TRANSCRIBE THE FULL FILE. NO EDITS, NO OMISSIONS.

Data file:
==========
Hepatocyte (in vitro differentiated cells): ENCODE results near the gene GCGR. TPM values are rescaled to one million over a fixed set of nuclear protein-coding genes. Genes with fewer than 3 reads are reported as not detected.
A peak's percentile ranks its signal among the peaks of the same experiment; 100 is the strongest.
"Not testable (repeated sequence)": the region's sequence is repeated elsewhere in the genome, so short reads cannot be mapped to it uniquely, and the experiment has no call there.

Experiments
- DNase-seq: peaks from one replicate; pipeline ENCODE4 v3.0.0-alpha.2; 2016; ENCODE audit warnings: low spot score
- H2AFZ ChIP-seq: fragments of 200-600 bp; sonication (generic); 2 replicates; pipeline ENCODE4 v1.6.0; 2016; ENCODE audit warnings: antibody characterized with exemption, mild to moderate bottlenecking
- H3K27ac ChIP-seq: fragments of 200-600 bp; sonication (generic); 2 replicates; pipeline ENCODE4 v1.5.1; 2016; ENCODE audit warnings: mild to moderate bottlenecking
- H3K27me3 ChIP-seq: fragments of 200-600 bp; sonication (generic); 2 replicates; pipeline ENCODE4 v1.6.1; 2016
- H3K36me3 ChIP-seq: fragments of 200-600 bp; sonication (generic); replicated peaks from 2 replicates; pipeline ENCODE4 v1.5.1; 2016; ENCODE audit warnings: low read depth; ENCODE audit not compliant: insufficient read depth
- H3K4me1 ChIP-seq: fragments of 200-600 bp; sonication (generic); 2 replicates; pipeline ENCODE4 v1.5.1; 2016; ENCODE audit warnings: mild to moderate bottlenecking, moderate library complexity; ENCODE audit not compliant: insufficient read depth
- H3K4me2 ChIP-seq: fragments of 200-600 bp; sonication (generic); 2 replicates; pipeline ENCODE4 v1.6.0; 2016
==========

Hepatocyte (in vitro differentiated cells): ENCODE results near the gene GCGR. TPM values are rescaled to one million over a fixed set of nuclear protein-coding genes. Genes with fewer than 3 reads are reported as not detected.
A peak's percentile ranks its signal among the peaks of the same experiment; 100 is the strongest.
"Not testable (repeated sequence)": the region's sequence is repeated elsewhere in the genome, so short reads cannot be mapped to it uniquely, and the experiment has no call there.

Experiments
- DNase-seq: peaks from one replicate; pipeline ENCODE4 v3.0.0-alpha.2; 2016; ENCODE audit warnings: low spot score
- H2AFZ ChIP-seq: fragments of 200-600 bp; sonication (generic); 2 replicates; pipeline ENCODE4 v1.6.0; 2016; ENCODE audit warnings: antibody characterized with exemption, mild to moderate bottlenecking
- H3K27ac ChIP-seq: fragments of 200-600 bp; sonication (generic); 2 replicates; pipeline ENCODE4 v1.5.1; 2016; ENCODE audit warnings: mild to moderate bottlenecking
- H3K27me3 ChIP-seq: fragments of 200-600 bp; sonication (generic); 2 replicates; pipeline ENCODE4 v1.6.1; 2016
- H3K36me3 ChIP-seq: fragments of 200-600 bp; sonication (generic); replicated peaks from 2 replicates; pipeline ENCODE4 v1.5.1; 2016; ENCODE audit warnings: low read depth; ENCODE audit not compliant: insufficient read depth
- H3K4me1 ChIP-seq: fragments of 200-600 bp; sonication (generic); 2 replicates; pipeline ENCODE4 v1.5.1; 2016; ENCODE audit warnings: mild to moderate bottlenecking, moderate library complexity; ENCODE audit not compliant: insufficient read depth
- H3K4me2 ChIP-seq: fragments of 200-600 bp; sonication (generic); 2 replicates; pipeline ENCODE4 v1.6.0; 2016